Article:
Archive for November, 2013

William Wood’s A Little Book of Pleasures

November 26, 2013

A Little Book of Pleasures by William Wood

A review by R J Dent






One of the pleasures of reading William Wood’s A Little Book of Pleasures is the sheer delight one gets from reading his oil-smooth prose. It flows as gently as music and is itself an inducement to continue reading.


And then there are the anecdotes themselves. William Wood calls A Little Book of Pleasures, ‘my anthology of essays’, which is certainly an accurate description, but one that doesn’t explain that these are anecdotal essays and that whether they are object or incident-based, each one is gentle, humorous and warm – and well-told.


A Little Book of Pleasures is a collection of essays and is – in many ways, not least due to the narrative voice – reminiscent of the best work of Michel de Montaigne, whose fame rests on the Essais, a collection of a large number of short subjective treatments of various topics.


To take just a few examples, William Wood writes of the delights of ‘Log Fire(s)’, of ‘A Fountain Pen’, of ‘Cuddling Up’, and of ‘Flip-flops’. He speaks in an intimate, friendly, warm and personable manner. One is drawn in and invited to sit and experience the specific joys of each object. This effect is achieved by William Wood’s technically adept use of a second person narrator.


A Little Book of Pleasures is a highly-polished gem of a book that defies easy categorisation. Yes, it’s a collection of essays; yes, it’s a collection of anecdotes; but it’s also a collection of entertaining stories by a master story-teller, and for that reason alone it is well worth the price of admission.





From the back cover: ‘This delightful anecdotal collection, told with wry humour and a gentle, sometimes quirky style slightly reminiscent of a bygone era, contains a mixture of description and observation, with a smattering of autobiographical incident. William Wood has lived in many places of the world, is well travelled and well-written, with a keen sense of enjoyment of what he sees and experiences, and a talent for bringing that visually to the mind of his reader. The short, usually self-contained pieces make wonderful cameos both for those who do their reading in snatches, and those who will want to devour his stories in one sitting.’


Book details:


Paperback: 174 pages

Publisher: Sunpenny Publishing; first edition (15 Dec 2011)

Language: English

ISBN-10: 1907984070

ISBN-13: 978-1907984075

Product Dimensions: 1 x 13.1 x 20 cm


William Wood’s website:

Sunpenny Publishing Website:



Bookbuster – a great bookshop in Hastings

November 5, 2013

Bookbuster is a wonderful book shop in Hastings that is open 7 days a week.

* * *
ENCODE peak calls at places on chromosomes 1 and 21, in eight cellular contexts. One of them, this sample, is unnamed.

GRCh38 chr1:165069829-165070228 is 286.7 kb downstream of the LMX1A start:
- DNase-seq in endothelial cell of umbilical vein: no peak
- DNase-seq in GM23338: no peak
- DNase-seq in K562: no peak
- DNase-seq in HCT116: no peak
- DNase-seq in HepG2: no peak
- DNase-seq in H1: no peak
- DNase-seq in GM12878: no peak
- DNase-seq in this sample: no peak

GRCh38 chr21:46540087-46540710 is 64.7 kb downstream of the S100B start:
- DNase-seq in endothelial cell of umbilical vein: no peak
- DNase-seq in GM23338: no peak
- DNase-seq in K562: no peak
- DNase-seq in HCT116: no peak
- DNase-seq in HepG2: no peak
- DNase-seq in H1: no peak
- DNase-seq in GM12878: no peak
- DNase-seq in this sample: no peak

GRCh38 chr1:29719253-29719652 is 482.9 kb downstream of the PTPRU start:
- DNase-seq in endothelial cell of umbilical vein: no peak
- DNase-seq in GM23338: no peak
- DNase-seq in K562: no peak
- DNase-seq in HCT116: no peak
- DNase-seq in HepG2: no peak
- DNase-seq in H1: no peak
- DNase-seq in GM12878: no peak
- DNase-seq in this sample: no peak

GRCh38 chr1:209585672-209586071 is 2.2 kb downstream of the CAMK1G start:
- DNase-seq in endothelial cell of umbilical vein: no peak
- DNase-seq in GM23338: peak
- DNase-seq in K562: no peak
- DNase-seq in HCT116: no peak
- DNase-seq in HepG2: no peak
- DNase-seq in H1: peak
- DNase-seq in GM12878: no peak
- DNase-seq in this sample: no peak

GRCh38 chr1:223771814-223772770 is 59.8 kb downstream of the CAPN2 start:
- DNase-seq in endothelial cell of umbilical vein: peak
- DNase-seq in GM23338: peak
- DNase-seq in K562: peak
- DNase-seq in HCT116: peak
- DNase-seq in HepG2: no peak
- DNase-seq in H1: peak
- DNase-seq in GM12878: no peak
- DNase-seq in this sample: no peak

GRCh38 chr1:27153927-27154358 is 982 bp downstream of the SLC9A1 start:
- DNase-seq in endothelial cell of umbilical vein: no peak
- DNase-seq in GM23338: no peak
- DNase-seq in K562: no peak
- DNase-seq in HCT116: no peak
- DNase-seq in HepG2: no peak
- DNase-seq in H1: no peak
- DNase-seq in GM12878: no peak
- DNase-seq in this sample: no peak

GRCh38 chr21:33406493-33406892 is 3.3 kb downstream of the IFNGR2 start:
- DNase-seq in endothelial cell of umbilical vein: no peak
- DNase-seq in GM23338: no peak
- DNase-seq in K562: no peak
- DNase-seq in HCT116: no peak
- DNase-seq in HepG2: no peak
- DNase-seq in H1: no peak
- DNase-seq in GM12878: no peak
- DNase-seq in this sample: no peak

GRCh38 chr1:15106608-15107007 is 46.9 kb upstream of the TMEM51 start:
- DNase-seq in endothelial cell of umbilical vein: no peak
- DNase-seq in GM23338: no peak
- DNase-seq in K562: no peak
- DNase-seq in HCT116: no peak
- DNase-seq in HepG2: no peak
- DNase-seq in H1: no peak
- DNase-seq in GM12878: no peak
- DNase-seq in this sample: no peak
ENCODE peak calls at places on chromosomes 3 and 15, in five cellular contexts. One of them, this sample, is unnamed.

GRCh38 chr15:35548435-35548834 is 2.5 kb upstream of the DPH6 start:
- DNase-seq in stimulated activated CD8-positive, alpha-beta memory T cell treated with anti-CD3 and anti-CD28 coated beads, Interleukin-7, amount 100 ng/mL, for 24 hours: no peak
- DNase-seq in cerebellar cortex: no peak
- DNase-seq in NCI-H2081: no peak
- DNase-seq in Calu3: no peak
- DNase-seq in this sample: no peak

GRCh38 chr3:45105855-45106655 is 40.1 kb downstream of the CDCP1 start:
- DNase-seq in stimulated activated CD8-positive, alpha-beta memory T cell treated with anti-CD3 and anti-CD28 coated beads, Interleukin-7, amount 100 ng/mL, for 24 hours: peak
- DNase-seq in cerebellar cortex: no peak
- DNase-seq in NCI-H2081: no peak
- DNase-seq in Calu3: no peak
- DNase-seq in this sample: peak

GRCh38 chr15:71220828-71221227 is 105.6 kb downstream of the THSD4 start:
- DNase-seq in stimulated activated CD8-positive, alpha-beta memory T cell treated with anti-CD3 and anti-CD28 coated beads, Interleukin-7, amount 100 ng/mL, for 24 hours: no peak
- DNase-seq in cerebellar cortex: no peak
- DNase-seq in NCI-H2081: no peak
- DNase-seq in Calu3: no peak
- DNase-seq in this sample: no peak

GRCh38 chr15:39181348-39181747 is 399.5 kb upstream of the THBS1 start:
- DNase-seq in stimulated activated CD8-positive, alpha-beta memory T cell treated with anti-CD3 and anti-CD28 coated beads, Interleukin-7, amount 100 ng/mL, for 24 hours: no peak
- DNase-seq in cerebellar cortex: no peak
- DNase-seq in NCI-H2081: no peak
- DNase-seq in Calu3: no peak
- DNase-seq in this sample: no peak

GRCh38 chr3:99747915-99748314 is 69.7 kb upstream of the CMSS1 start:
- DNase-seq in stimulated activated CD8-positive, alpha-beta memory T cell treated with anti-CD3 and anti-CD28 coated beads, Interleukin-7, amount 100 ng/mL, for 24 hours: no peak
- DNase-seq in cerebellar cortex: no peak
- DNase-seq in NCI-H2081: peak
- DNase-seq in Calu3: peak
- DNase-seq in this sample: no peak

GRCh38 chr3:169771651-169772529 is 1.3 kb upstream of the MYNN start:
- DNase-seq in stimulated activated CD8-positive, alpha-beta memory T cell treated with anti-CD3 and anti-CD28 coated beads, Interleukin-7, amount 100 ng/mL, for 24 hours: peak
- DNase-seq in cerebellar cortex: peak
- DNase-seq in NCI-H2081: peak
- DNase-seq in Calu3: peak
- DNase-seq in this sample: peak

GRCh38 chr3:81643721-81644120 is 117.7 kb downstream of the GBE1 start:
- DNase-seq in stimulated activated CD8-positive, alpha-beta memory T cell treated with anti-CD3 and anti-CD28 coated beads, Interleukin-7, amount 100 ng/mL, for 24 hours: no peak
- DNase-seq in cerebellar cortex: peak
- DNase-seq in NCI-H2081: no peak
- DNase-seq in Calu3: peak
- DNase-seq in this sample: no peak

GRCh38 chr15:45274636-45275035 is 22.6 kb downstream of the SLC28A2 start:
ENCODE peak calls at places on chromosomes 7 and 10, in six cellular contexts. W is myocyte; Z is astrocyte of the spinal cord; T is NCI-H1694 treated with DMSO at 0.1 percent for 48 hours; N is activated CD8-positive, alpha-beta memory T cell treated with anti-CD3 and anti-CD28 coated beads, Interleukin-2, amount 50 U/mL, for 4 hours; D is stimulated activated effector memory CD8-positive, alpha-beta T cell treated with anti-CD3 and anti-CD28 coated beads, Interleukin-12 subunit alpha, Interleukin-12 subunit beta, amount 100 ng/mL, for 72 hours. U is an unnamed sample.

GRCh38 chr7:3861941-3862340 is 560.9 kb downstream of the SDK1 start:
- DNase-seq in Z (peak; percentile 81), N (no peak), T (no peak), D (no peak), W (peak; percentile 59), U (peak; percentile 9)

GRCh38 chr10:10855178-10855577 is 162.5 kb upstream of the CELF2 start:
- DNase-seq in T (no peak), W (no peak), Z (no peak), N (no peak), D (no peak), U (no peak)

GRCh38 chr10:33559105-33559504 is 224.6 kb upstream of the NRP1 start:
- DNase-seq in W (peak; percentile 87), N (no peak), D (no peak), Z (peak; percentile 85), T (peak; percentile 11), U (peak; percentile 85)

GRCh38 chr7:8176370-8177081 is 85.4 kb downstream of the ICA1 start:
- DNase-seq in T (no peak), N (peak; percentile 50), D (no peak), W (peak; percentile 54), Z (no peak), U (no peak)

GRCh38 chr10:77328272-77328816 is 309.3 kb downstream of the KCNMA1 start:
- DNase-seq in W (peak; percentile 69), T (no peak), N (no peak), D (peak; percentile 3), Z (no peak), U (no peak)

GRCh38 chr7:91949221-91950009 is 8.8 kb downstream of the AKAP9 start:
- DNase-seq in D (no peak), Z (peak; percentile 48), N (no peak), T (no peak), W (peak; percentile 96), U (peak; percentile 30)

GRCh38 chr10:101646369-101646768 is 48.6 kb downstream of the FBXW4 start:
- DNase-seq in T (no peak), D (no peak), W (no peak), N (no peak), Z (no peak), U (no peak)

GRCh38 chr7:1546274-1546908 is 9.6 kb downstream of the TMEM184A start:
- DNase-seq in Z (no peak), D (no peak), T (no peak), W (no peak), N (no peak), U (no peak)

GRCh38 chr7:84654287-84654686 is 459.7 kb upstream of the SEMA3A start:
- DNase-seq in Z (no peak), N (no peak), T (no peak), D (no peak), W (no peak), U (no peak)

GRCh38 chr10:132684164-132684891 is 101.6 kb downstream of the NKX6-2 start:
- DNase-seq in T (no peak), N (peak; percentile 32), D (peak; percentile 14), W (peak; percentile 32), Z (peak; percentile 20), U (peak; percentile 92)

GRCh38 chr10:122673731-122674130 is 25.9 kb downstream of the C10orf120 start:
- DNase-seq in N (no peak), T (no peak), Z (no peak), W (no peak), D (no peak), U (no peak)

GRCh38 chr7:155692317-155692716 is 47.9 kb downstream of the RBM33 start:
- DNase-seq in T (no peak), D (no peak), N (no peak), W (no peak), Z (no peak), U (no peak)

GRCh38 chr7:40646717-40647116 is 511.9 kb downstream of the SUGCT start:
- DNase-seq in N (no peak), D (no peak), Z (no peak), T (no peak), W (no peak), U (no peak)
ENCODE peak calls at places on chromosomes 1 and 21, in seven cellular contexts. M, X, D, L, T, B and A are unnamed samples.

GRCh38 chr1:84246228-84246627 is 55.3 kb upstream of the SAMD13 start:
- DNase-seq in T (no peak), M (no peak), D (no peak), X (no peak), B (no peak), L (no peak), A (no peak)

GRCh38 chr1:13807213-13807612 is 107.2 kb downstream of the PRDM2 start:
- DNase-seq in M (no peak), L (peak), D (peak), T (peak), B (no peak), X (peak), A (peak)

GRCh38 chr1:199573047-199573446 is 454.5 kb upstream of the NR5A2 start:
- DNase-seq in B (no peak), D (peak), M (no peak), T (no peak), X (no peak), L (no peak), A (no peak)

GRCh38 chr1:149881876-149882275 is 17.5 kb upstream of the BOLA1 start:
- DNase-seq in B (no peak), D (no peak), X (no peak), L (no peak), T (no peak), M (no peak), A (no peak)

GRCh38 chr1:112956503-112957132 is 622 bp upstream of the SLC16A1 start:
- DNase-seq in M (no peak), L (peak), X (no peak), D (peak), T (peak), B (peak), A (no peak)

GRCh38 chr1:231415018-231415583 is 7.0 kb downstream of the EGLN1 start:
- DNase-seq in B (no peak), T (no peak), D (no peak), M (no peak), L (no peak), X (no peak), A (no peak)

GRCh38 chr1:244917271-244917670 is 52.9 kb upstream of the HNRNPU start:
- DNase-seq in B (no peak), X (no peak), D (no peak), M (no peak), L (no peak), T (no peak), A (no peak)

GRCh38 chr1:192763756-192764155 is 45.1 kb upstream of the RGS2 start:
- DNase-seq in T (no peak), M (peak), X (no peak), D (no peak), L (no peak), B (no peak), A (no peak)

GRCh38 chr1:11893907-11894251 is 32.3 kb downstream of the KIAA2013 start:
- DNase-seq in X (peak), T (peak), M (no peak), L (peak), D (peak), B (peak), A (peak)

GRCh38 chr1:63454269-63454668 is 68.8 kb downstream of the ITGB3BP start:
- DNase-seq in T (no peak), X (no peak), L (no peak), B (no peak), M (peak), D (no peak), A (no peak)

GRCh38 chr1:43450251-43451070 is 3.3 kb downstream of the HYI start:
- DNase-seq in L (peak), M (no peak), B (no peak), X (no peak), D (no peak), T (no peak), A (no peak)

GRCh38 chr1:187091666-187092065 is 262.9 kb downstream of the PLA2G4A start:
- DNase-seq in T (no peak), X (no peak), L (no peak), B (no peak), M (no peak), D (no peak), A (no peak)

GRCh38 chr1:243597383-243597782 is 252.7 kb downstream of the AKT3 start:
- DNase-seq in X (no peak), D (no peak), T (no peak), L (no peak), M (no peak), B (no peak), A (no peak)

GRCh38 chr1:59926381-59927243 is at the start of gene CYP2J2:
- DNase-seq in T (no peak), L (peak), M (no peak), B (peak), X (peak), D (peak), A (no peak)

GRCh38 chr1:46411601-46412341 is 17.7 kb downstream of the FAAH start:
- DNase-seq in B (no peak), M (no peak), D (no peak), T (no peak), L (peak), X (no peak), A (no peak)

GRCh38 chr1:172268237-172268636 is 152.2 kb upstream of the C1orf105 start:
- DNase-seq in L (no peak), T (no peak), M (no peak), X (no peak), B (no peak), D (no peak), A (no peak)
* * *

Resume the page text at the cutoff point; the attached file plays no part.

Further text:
The proprietor of Bookbuster is Tim Barton, a St. Leonards-based cultural entrepreneur with many years experience in the book trade.


Tim has opened his cheekily-named bookshop, Bookbuster, in premises formerly occupied by a gone-bust Blockbuster DVD rental store.


Tim believes in bookshops and what bookshops offer customers: “I don’t think you can beat a physical bookstore, where you are free to browse,” he says.


Bookbuster is generating a lot of interest among book-lovers. Tim says: “The fact that there has been so much interest so far is fantastic.”


Although the shelves offer many new titles, the shop has an extensive and eclectic range of books that seem to appeal to all ages and interests.


With new stock arriving daily, a calendar full of author signings, readings, poetry slams and other literary events, and an ambient soundtrack playing to ensure customers linger longer, Bookbuster is proving to be a valuable business that gives a great deal to the Hastings reading community.


There is also a significant second-hand book section that – along with a selection with some well-chosen perennial titles – offers collectors the chance to obtain copies of rare editions and signed delights from Iain Sinclair, the late Iain Banks and Tom Sharpe, amongst others.


BookBuster is an independent bookshop in Queen’s Road, Hastings. There is a huge range of stock. Bookbuster is full of literary treasures and, because of Tim Barton’s depth of knowledge regarding authors and books of every type and genre, the shop is something of a cultural oasis. It is very good news for Hastings and for book-lovers and bibliophiles.


BookBuster is at 39 Queen’s Road, Hastings. Opening hours: 9.30am-5.30pm Monday to Saturday; 11-5 Sundays.


There are author readings, author signings, lectures, poetry readings and live music at BookBuster throughout the year.




39 Queen’s Road


TN34 1RL



BookBuster facebook page:



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